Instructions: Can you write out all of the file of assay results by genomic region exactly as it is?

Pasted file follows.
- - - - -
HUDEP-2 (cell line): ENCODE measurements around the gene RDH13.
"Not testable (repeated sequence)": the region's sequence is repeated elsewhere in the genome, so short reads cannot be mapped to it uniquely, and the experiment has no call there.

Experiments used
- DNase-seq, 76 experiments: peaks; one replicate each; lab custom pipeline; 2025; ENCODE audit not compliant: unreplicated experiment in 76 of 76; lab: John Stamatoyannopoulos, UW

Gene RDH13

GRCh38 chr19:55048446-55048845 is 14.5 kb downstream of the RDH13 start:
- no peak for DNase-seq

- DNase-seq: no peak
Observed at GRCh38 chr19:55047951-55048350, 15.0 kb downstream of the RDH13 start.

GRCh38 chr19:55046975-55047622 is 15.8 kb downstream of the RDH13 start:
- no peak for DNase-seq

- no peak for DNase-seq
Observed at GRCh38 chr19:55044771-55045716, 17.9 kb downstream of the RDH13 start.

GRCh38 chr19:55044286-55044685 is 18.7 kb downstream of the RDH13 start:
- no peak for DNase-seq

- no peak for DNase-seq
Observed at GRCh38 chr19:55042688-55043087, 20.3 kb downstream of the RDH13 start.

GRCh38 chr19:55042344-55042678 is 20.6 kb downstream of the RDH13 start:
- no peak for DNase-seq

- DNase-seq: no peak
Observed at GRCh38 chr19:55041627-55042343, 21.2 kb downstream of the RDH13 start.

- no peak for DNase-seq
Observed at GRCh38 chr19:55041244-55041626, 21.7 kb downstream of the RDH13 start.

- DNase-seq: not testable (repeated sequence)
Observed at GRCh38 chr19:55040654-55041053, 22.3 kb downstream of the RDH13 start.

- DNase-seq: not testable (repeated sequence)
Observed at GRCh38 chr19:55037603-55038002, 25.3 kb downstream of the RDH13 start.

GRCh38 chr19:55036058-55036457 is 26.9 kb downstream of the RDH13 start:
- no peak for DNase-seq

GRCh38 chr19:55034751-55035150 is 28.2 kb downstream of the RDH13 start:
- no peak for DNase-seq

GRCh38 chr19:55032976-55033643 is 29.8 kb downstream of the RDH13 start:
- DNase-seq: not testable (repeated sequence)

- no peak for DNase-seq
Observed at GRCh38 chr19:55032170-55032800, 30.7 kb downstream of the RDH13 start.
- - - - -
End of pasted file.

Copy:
HUDEP-2 (cell line): ENCODE measurements around the gene RDH13.
"Not testable (repeated sequence)": the region's sequence is repeated elsewhere in the genome, so short reads cannot be mapped to it uniquely, and the experiment has no call there.

Experiments used
- DNase-seq, 76 experiments: peaks; one replicate each; lab custom pipeline; 2025; ENCODE audit not compliant: unreplicated experiment in 76 of 76; lab: John Stamatoyannopoulos, UW

Gene RDH13

GRCh38 chr19:55048446-55048845 is 14.5 kb downstream of the RDH13 start:
- no peak for DNase-seq

- DNase-seq: no peak
Observed at GRCh38 chr19:55047951-55048350, 15.0 kb downstream of the RDH13 start.

GRCh38 chr19:55046975-55047622 is 15.8 kb downstream of the RDH13 start:
- no peak for DNase-seq

- no peak for DNase-seq
Observed at GRCh38 chr19:55044771-55045716, 17.9 kb downstream of the RDH13 start.

GRCh38 chr19:55044286-55044685 is 18.7 kb downstream of the RDH13 start:
- no peak for DNase-seq

- no peak for DNase-seq
Observed at GRCh38 chr19:55042688-55043087, 20.3 kb downstream of the RDH13 start.

GRCh38 chr19:55042344-55042678 is 20.6 kb downstream of the RDH13 start:
- no peak for DNase-seq

- DNase-seq: no peak
Observed at GRCh38 chr19:55041627-55042343, 21.2 kb downstream of the RDH13 start.

- no peak for DNase-seq
Observed at GRCh38 chr19:55041244-55041626, 21.7 kb downstream of the RDH13 start.

- DNase-seq: not testable (repeated sequence)
Observed at GRCh38 chr19:55040654-55041053, 22.3 kb downstream of the RDH13 start.

- DNase-seq: not testable (repeated sequence)
Observed at GRCh38 chr19:55037603-55038002, 25.3 kb downstream of the RDH13 start.

GRCh38 chr19:55036058-55036457 is 26.9 kb downstream of the RDH13 start:
- no peak for DNase-seq

GRCh38 chr19:55034751-55035150 is 28.2 kb downstream of the RDH13 start:
- no peak for DNase-seq

GRCh38 chr19:55032976-55033643 is 29.8 kb downstream of the RDH13 start:
- DNase-seq: not testable (repeated sequence)

- no peak for DNase-seq
Observed at GRCh38 chr19:55032170-55032800, 30.7 kb downstream of the RDH13 start.